1. Say this for Jim Langevin: he knows how to keep a secret. The 2nd District congressman stunned Rhode Island politics on Tuesday when he announced his retirement, and now his fellow Democrats are scrambling to determine who might be the party’s best candidates to take the seat. At the moment, the landscape seems very unstable; with Nellie Gorbea and Joe Shekarchi both taking an assist, it’s unclear if there will be a big name to be crowned the primary’s top seed. While this presents an opportunity for various state legislators and others considering running, it could also encourage many candidates to come in and stay, making it harder for any individual to capture attention. voters. Kate Coyne-McCoy, chief strategist for the Rhode Island Democratic Party, says time is running out, especially when it comes to fundraising — she estimates a successful candidate will need to raise about $2 million through November to organize a successful campaign. Money isn’t everything, but anyone who wants to run for office will need to consider whether they have the network and stamina to muster the resources to mount a campaign, especially if they’re starting out with little name recognition. . And what will a majority of Democratic primary voters be looking for? A Langevinian establishment democrat? A progressive champion? A business owner? A woman? A person of color? A familiar face? A fee? Eligibility could also figure in the debate among Democrats, as Republicans hope to be able to run for the seat in the fall. The GOP will always face an uphill battle in a blue state like Rhode Island, but the 2nd District is more Republican-friendly territory than the 1st. And a viable GOP candidate might win support from national groups, in part because Rhode Island is a cheaper media market to try to make an impact. Buckle up for this one.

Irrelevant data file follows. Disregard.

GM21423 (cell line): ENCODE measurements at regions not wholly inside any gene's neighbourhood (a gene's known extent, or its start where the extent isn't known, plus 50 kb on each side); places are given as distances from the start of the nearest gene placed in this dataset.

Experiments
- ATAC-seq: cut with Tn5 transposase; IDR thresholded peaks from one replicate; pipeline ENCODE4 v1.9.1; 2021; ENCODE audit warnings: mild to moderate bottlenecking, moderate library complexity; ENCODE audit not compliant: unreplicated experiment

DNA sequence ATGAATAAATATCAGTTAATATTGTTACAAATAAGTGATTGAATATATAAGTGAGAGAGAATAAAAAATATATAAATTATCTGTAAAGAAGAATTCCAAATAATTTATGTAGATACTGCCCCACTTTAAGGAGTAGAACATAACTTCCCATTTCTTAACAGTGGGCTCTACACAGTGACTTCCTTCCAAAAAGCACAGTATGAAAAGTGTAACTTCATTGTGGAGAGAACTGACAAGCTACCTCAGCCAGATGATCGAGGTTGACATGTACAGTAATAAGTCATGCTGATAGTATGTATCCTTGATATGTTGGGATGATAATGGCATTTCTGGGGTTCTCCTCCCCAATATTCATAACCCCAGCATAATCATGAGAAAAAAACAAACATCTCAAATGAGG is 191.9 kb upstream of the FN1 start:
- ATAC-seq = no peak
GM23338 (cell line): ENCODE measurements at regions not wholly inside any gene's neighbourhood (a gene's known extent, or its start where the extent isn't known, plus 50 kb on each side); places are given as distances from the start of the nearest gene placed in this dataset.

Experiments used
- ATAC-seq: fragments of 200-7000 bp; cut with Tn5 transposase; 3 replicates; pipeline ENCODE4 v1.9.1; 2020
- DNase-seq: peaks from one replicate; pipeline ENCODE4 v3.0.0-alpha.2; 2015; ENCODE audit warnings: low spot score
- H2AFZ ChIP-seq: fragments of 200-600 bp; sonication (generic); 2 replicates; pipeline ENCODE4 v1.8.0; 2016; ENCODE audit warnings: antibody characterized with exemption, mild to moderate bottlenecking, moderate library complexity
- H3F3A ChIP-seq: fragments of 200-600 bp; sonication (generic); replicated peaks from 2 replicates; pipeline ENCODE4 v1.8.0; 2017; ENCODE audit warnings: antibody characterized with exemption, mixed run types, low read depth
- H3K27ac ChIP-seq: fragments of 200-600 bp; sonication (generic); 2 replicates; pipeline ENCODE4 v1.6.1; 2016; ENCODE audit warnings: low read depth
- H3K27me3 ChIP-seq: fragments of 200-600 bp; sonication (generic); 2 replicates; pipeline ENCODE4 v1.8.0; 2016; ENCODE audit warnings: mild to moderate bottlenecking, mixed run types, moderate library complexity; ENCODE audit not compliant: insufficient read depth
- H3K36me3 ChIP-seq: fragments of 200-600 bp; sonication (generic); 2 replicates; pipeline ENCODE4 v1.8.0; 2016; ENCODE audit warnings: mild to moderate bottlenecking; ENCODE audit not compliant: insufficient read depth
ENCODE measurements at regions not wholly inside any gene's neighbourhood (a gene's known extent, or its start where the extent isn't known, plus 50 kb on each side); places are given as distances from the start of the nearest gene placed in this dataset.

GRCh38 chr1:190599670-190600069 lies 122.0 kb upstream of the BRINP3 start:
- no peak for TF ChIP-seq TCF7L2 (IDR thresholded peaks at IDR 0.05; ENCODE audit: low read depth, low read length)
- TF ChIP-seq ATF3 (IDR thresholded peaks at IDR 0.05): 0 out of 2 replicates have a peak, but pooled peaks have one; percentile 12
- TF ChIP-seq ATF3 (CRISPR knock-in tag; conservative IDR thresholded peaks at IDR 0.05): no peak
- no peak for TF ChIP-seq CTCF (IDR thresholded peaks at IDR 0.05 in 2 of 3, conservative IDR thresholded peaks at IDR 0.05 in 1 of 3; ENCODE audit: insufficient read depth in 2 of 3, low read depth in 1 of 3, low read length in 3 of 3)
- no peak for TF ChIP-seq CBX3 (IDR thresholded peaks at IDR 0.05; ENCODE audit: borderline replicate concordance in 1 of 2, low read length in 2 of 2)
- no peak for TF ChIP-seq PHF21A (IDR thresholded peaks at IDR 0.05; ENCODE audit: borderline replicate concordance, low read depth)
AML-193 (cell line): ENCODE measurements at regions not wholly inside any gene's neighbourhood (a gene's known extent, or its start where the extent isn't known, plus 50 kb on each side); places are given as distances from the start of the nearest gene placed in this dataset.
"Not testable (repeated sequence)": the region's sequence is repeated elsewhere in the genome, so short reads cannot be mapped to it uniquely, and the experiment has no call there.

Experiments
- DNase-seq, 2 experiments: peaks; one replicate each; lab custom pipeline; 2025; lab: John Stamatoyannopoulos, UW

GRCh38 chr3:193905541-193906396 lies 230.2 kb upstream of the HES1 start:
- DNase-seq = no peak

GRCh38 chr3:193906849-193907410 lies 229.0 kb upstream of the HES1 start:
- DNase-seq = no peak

2. So who will run in the 2nd? Among Democrats, former Rep. Ed Pacheco is set to be first out, with a launch scheduled for Monday. Cranston Senator Joshua Miller has had serious discussions and is expected to make a decision next week. Rep. Carol Hagan McEntee told me on Friday she was “very serious” about a potential candidacy, and Rep. Teresa Tanzi said earlier in the week that she would consider a campaign if she didn’t see it emerging. a strong candidate. State Sen. Sam Bell said Friday that the timing was dire for him because his infant son was struggling with health issues. Still, he said, “I’m definitely considering this seriously. … I don’t much like the prospect of being in Congress or running, but if the machine rallies behind a deeply problematic candidate, and it is necessary for me to run, I will.” NEARI union leader Bob Walsh said he was considering running, adding, “I’m also considering what’s best for the Democratic Party to keep this seat in the hands of the Democrats.” Former State Police Col. Brendan Doherty said earlier in the week he was considering it as well, and former State Senator James Sheehan expressed interest in a Friday press release. . Some are encouraging Gabe Amo, a Rhode Island native who is currently serving in the White House, to back down and run for the seat. These are some of the names circulating publicly, but this is by no means an exhaustive list – phone lines are burning as party insiders jot down names and compare notes. Republicans already have a declared candidate in the race – former state Rep. Bob Lancia, who had made a second run for the seat after losing to Langevin in 2020. The focus so far has been on Allan Fung, who has the voter base and fundraising network to be instantly competitive, says he is seriously considering his options. Another possibility: State Senator Jessica de la Cruz, whose profile has risen in recent months as she has spoken out against state coronavirus mandates. She told me on Friday that she was “thinking about it seriously.”